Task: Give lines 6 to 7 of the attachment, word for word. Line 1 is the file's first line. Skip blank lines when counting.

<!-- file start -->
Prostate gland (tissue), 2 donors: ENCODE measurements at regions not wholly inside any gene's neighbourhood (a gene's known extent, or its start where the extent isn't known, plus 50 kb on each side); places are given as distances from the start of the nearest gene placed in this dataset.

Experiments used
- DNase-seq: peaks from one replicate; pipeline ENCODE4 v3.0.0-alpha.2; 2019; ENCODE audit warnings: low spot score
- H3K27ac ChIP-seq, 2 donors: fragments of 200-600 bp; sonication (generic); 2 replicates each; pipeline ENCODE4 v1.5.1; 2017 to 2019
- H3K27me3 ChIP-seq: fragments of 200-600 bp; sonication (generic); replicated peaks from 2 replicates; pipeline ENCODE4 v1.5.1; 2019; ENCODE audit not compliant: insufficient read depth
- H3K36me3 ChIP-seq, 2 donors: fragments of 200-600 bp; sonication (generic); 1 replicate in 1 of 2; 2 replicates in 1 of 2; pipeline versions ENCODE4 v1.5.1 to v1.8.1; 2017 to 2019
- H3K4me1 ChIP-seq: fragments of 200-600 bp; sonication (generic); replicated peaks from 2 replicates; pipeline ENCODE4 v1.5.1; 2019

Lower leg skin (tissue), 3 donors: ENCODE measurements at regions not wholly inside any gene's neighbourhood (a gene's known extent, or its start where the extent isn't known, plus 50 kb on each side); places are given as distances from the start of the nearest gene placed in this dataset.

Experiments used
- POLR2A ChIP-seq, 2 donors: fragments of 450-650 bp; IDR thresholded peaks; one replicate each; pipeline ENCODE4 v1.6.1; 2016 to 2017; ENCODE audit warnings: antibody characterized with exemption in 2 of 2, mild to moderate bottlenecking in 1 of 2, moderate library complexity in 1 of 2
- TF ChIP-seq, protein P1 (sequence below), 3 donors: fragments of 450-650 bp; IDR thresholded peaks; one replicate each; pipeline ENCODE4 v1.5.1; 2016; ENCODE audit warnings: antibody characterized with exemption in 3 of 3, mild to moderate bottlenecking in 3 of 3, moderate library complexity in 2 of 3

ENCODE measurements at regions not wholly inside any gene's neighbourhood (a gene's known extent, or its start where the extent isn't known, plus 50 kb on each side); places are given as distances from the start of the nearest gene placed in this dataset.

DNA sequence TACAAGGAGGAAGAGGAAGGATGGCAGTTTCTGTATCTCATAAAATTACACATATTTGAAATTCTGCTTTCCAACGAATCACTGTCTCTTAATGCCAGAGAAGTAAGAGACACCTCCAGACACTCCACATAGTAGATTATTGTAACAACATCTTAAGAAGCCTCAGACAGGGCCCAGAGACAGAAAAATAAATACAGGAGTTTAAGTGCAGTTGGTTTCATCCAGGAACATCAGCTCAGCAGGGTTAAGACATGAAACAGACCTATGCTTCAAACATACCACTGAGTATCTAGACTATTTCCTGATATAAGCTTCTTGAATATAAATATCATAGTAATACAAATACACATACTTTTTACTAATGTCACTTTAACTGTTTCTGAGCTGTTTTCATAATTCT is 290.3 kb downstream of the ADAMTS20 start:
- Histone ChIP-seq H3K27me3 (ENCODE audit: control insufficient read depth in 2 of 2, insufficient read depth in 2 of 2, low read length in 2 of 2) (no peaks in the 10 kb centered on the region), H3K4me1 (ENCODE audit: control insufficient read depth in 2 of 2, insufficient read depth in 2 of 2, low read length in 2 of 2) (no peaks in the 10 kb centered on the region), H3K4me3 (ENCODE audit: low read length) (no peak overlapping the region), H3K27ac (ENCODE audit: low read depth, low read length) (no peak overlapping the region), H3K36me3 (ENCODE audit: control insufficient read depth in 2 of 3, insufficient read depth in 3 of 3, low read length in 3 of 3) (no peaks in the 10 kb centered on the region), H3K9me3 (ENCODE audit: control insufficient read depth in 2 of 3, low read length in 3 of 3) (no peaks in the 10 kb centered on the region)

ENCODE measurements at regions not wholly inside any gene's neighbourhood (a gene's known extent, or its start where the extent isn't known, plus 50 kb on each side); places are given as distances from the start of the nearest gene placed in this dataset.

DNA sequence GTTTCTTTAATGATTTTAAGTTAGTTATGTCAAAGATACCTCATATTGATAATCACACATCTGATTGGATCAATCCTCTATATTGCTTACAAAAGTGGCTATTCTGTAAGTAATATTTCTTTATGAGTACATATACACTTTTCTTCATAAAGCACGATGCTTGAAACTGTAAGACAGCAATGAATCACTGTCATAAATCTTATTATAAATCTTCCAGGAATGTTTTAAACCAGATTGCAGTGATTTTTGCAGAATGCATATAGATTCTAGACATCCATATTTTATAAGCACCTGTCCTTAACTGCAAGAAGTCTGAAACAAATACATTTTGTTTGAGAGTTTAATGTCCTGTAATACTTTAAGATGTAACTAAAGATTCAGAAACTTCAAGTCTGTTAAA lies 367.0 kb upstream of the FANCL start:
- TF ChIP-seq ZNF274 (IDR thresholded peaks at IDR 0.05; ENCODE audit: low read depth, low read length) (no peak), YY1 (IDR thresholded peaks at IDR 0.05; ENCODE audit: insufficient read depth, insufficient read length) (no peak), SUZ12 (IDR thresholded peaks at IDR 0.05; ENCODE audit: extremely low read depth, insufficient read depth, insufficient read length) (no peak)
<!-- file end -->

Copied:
- H3K36me3 ChIP-seq, 2 donors: fragments of 200-600 bp; sonication (generic); 1 replicate in 1 of 2; 2 replicates in 1 of 2; pipeline versions ENCODE4 v1.5.1 to v1.8.1; 2017 to 2019
- H3K4me1 ChIP-seq: fragments of 200-600 bp; sonication (generic); replicated peaks from 2 replicates; pipeline ENCODE4 v1.5.1; 2019